• A married couple earning $75,000 per year with two children and $10,000 in child care expenses will receive a 30% reduction in their tax bill.
• Married couple earning $5 million per year with two children and $12,000 in child care expenses will get only a 3% reduction in their tax bill.
#2 Donald Trump would lower taxes on businesses
Under his plan, no business in America would be taxed more than 15 percent. Alternatively, Hillary Clinton’s plan would tax some small businesses at a rate of close to 50 percent. So Trump’s plan would undoubtedly be good for businesses, and it would encourage many that have left the country to return.
But where would the lost tax revenue be made up?
#3 Childcare expenses would be exempt from taxation
For working families with children this would be a great blessing. Without a doubt this is an effort to win over more working women, and this is a demographic that Trump has been struggling with.
It is definitely an idea that I support, but once again where will the money come from to pay for this?
#4 U.S. manufacturers will be allowed to immediately fully expense new plants and equipment
This would undoubtedly lead to a boom in capital investment, but it would also reduce tax revenue. As an emergency measure this would be very good for encouraging manufacturers to stay in America, but it would also likely increase the budget deficit.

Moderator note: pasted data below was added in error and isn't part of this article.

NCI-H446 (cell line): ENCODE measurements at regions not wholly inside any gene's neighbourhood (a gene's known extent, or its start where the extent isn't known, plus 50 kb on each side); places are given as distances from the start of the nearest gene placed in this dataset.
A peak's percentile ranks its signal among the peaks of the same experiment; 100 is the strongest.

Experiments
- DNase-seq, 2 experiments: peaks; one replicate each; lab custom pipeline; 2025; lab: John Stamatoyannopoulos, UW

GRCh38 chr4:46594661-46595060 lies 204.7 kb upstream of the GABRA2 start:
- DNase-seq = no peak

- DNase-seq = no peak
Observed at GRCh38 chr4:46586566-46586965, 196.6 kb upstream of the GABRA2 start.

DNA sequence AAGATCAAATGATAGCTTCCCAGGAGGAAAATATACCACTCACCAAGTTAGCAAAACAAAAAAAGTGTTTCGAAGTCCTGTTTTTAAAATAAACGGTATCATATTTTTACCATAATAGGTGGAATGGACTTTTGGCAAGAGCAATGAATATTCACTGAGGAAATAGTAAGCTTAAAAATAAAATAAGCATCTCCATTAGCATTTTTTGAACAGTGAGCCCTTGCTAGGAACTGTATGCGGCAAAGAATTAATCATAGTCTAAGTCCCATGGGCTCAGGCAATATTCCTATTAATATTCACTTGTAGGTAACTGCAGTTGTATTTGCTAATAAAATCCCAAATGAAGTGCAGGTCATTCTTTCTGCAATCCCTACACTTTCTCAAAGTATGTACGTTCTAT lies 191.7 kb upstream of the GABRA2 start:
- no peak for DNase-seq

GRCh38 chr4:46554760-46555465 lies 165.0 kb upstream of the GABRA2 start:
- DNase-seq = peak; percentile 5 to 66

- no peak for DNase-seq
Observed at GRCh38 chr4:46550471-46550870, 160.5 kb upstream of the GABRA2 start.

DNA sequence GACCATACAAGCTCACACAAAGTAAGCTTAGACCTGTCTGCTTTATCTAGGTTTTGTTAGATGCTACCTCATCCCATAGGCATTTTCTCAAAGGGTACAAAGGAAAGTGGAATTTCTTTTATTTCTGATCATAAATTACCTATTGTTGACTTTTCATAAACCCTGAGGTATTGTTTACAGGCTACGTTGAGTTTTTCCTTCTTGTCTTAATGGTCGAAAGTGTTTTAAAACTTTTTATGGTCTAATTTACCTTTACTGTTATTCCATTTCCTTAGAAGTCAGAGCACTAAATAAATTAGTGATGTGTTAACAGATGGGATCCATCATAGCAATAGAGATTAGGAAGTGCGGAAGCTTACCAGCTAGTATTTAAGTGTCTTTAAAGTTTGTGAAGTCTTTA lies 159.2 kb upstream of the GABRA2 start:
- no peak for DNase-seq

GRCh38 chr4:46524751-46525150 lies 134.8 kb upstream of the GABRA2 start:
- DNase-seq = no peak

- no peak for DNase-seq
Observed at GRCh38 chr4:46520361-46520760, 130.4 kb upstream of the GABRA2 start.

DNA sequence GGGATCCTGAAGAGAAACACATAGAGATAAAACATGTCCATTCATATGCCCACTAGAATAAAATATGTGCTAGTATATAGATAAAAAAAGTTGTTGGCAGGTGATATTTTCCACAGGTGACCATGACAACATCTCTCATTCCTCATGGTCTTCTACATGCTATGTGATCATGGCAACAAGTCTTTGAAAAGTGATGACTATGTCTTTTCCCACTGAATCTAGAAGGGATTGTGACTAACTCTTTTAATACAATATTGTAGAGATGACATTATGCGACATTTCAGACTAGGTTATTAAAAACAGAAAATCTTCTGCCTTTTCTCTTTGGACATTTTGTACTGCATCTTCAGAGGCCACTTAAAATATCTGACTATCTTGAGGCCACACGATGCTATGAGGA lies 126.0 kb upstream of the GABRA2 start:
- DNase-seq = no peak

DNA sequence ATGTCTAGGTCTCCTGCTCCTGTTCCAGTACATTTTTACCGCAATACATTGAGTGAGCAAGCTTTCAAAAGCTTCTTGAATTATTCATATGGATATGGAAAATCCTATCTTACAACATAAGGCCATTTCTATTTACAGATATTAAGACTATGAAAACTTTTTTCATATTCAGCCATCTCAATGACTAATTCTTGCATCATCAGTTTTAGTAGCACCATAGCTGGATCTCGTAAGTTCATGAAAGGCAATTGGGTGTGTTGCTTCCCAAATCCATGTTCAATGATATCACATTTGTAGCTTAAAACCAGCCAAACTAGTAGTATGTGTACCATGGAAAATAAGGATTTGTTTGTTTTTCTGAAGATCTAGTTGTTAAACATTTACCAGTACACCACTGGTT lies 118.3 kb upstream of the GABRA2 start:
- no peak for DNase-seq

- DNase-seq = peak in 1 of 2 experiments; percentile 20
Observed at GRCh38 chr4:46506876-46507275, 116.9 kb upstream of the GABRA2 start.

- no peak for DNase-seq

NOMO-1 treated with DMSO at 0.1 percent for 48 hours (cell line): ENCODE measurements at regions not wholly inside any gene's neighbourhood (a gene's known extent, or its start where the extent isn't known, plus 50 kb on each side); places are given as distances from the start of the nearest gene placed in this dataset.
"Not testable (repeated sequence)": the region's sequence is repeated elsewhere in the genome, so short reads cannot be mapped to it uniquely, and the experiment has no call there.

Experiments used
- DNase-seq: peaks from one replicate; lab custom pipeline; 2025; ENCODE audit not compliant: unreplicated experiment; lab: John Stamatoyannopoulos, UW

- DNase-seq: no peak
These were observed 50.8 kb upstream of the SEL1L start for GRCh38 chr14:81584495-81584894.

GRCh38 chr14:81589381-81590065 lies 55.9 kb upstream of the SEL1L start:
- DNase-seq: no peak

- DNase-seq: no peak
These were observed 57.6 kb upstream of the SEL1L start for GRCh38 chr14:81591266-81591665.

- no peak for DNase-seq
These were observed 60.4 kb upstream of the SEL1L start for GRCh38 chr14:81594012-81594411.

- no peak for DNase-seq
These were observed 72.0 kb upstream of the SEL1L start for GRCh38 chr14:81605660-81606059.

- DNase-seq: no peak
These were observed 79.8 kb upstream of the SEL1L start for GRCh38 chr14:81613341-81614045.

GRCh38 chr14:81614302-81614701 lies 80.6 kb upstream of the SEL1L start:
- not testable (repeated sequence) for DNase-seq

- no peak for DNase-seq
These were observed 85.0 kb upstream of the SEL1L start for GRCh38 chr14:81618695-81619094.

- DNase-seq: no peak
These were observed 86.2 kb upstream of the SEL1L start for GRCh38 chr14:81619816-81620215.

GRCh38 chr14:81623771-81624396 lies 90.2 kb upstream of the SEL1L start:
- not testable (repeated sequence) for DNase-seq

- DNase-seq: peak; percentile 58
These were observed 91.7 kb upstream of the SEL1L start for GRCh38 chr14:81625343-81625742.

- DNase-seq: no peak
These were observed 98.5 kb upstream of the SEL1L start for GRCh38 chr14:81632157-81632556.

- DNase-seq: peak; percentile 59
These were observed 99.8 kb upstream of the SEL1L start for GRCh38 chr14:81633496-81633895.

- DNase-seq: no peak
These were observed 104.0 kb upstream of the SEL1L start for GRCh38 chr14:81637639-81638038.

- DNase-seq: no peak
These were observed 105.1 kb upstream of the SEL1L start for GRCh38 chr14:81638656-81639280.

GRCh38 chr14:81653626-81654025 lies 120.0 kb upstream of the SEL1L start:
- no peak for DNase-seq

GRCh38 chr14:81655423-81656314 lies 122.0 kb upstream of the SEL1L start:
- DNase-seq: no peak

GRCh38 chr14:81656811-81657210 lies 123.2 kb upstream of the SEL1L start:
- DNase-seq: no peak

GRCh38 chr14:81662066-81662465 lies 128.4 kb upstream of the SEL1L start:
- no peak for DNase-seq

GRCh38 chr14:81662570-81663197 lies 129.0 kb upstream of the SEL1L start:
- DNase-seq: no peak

#5 A temporary freeze on new regulations
Red tape is one of my big pet peeves, and so I greatly applaud Trump for this proposal. I think that Bob Eschliman put it very well when he wrote the following about Trump’s planned freeze on new regulations…
In 2015 alone, federal agencies issued over 3,300 final rules and regulations, up from 2,400 the prior year. Studies show that small manufacturers face more than three times the burden of the average U.S. business, and the hidden tax from ineffective regulations amounts to “nearly $15,000 per U.S. household” annually. Excessive regulation is costing our country as much as $2 trillion dollars per year, and Trump will end it.
#6 All existing regulations would be reviewed and unnecessary regulations would be eliminated
In particular, Trump’s plan would focus on getting rid of regulations that inhibit hiring. The following are some of the specific areas that he identifies on his official campaign website…
- The Environmental Protection Agency’s Clean Power Plan, which forces investment in renewable energy at the expense of coal and natural gas, raising electricity rates;
- The EPA’s Waters of the United States rule, which gives the EPA the ability to regulate the smallest streams on private land, limiting land use; and
- The Department of Interior’s moratorium on coal mining permits, which put tens of thousands of coal miners out of work.
#7 Donald Trump would fundamentally alter our trade relationships with the rest of the globe
Donald Trump is the first major party nominee in decades to recognize that our trade deficit is absolutely killing our economy. I write about this all the time, and it is a hot button issue for me. So I definitely applaud Trump for proposing the following…
- Appoint trade negotiators whose goal will be to win for America: narrowing our trade deficit, increasing domestic production, and getting a fair deal for our workers.
- Renegotiate NAFTA.
- Withdraw from the TPP.
- Bring trade relief cases to the world trade organization.
- Label China a currency manipulator.
- Apply tariffs and duties to countries that cheat.
- Direct the Commerce Department to use all legal tools to respond to trade violations.
#8 Donald Trump’s plan would be a tremendous boost for the U.S. energy industry